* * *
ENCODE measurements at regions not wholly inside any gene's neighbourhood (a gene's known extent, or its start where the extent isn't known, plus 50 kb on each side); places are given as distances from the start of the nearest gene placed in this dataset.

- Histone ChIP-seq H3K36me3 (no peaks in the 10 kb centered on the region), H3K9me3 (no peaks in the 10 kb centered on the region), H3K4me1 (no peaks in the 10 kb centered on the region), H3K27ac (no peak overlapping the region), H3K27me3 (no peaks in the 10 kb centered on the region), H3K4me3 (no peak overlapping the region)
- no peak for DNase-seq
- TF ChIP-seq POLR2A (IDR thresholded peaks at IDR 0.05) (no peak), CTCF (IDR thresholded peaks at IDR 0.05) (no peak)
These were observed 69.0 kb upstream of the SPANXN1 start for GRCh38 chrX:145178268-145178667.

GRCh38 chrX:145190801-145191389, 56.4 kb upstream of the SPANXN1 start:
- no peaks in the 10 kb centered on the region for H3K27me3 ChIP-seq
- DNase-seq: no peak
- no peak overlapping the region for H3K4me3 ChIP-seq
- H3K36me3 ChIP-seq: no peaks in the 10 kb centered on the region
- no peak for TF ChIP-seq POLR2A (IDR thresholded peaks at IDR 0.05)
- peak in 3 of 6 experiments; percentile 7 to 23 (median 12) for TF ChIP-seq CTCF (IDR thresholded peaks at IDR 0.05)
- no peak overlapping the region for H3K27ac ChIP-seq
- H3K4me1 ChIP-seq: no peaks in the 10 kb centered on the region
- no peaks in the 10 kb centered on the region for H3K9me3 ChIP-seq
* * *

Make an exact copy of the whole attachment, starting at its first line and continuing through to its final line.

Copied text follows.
ENCODE measurements at regions not wholly inside any gene's neighbourhood (a gene's known extent, or its start where the extent isn't known, plus 50 kb on each side); places are given as distances from the start of the nearest gene placed in this dataset.

- Histone ChIP-seq H3K36me3 (no peaks in the 10 kb centered on the region), H3K9me3 (no peaks in the 10 kb centered on the region), H3K4me1 (no peaks in the 10 kb centered on the region), H3K27ac (no peak overlapping the region), H3K27me3 (no peaks in the 10 kb centered on the region), H3K4me3 (no peak overlapping the region)
- no peak for DNase-seq
- TF ChIP-seq POLR2A (IDR thresholded peaks at IDR 0.05) (no peak), CTCF (IDR thresholded peaks at IDR 0.05) (no peak)
These were observed 69.0 kb upstream of the SPANXN1 start for GRCh38 chrX:145178268-145178667.

GRCh38 chrX:145190801-145191389, 56.4 kb upstream of the SPANXN1 start:
- no peaks in the 10 kb centered on the region for H3K27me3 ChIP-seq
- DNase-seq: no peak
- no peak overlapping the region for H3K4me3 ChIP-seq
- H3K36me3 ChIP-seq: no peaks in the 10 kb centered on the region
- no peak for TF ChIP-seq POLR2A (IDR thresholded peaks at IDR 0.05)
- peak in 3 of 6 experiments; percentile 7 to 23 (median 12) for TF ChIP-seq CTCF (IDR thresholded peaks at IDR 0.05)
- no peak overlapping the region for H3K27ac ChIP-seq
- H3K4me1 ChIP-seq: no peaks in the 10 kb centered on the region
- no peaks in the 10 kb centered on the region for H3K9me3 ChIP-seq